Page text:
Solar radiation control by pyrolytic oxide thin films

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Virginia Tech


The growing concern for energy conservation is placing many new demands on materials, especially oxide thin films. A few of these new applications include solar collectors, solar reflectors, and thermal transparent insulation. The engineer must fully understand how oxide thin films optically behave and what mechanisms govern this behavior before utilizing them for these new applications. Only when oxide thin films are fully understood, will they be used to their potential.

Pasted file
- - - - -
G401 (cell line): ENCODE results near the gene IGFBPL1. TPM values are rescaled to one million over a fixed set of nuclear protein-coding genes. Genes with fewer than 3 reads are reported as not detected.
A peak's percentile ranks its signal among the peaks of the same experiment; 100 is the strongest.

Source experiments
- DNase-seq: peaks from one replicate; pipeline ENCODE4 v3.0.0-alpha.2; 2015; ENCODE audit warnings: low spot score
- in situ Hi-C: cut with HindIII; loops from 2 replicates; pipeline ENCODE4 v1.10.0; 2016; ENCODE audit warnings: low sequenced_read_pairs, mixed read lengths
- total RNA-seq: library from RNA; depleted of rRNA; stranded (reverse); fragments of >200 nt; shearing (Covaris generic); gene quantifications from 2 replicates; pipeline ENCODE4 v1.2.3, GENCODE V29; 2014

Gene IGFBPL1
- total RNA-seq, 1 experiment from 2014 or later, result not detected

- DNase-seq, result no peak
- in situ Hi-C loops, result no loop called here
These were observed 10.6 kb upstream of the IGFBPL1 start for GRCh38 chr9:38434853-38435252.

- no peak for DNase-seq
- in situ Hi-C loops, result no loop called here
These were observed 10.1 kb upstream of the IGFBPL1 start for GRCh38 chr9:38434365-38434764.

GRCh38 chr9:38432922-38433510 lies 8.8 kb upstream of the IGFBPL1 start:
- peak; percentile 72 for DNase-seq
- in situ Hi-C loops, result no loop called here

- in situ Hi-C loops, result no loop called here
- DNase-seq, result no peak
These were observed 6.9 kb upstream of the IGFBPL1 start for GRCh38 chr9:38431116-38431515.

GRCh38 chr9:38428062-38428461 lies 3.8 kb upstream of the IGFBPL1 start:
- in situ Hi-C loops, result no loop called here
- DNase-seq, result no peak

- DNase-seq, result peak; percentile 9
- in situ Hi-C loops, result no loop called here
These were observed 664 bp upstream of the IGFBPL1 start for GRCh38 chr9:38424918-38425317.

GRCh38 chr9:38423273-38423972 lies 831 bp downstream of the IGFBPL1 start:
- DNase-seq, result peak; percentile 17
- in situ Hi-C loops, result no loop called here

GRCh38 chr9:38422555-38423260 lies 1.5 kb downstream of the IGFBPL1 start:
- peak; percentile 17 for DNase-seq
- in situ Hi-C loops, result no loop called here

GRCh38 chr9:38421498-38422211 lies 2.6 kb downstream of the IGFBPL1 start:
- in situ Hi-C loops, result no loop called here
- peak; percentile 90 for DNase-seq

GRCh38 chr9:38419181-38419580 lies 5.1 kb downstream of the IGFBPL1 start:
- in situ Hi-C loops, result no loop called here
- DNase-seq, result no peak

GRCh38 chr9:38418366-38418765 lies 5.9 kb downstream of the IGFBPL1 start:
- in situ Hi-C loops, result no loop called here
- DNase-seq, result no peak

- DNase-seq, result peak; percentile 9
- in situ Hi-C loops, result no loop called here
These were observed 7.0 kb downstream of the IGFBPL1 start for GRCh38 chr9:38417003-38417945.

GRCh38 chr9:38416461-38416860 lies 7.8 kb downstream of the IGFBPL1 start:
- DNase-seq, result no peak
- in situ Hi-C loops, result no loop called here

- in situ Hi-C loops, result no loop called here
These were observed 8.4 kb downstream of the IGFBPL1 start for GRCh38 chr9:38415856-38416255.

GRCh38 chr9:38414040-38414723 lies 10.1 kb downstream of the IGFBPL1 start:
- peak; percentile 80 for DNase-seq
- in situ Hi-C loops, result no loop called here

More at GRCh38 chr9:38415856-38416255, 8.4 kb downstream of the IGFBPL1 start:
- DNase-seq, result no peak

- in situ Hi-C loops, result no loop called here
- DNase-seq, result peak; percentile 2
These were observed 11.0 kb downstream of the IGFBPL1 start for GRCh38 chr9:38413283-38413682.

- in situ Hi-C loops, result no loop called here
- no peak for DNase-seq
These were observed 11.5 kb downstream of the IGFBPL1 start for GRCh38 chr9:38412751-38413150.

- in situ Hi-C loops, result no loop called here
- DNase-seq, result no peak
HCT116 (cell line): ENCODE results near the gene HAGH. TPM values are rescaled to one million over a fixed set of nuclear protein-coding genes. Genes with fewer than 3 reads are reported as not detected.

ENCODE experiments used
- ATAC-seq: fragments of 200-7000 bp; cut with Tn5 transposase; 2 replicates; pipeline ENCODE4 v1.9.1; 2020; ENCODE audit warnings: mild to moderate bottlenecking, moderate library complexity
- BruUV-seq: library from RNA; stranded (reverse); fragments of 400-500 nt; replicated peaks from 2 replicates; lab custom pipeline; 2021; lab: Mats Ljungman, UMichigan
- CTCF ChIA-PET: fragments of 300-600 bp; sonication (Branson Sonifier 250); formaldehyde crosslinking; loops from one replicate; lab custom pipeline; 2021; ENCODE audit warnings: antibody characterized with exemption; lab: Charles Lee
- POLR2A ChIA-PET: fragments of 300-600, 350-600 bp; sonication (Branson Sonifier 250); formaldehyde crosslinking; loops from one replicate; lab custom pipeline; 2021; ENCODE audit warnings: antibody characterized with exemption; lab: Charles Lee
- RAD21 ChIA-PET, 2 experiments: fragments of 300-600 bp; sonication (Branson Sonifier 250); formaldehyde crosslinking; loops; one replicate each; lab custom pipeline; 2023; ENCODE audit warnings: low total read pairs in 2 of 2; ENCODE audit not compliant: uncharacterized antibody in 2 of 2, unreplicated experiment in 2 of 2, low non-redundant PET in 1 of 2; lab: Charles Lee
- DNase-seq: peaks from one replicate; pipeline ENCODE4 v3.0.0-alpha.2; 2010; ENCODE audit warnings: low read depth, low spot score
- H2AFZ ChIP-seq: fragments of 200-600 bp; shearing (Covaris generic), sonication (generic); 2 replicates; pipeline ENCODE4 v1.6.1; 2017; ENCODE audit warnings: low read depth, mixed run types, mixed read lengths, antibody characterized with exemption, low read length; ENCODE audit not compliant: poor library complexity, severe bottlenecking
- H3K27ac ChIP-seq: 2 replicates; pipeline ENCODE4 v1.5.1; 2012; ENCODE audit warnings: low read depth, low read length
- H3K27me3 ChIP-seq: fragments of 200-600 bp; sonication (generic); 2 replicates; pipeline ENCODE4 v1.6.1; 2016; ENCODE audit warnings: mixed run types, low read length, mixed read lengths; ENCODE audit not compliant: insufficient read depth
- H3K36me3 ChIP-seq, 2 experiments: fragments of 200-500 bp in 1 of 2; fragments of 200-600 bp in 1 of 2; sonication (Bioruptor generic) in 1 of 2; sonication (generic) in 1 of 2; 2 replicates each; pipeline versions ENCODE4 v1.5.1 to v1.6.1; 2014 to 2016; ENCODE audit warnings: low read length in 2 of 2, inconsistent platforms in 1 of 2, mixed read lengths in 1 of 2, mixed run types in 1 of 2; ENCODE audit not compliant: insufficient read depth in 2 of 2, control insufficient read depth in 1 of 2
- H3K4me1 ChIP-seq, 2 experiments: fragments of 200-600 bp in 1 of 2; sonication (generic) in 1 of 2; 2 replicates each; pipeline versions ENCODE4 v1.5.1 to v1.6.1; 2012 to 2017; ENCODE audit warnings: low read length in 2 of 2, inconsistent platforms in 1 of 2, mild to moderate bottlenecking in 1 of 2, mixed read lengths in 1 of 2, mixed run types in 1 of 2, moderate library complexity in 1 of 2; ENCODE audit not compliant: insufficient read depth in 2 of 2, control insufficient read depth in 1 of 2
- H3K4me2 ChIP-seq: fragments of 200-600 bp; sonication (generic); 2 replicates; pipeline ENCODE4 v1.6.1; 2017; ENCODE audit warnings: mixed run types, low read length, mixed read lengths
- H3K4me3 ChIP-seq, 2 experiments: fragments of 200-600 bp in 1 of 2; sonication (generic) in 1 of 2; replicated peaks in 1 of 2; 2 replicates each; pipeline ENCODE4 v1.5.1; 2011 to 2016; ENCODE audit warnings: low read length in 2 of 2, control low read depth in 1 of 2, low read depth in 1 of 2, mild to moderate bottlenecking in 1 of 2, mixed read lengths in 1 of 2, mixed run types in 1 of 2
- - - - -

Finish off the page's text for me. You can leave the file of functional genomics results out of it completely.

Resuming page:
This thesis probes into the basic mechanisms governing the optical properties of oxide thin films. Thin films are complex and their behaviors do not always correspond to those of bulk oxides. Absorption in the oxide films studied is due to electronic excitations and it is also found to be dependent upon crystallinity; the more crystalline films being more absorbing. It was determined that absorbance is related to the semiconducting behavior of the oxides. Absorbance increases when conditions are reducing for n-type oxides and when conditions are oxidizing for p-type oxides. A maximum solar reflectance of 35% was obtained with a Co₃O₄ film that was annealed in 95%N₂-5%H₂. Metals such as gold, exhibit higher solar reflectances than both the pure oxides and mixtures of Co₃O₄, Fe₂O₃, SnO₂, TiO₂, and VOxHy. However, configurational designs utilizing the oxide film properties to their greatest advantage could selectively screen solar and thermal energy effectively.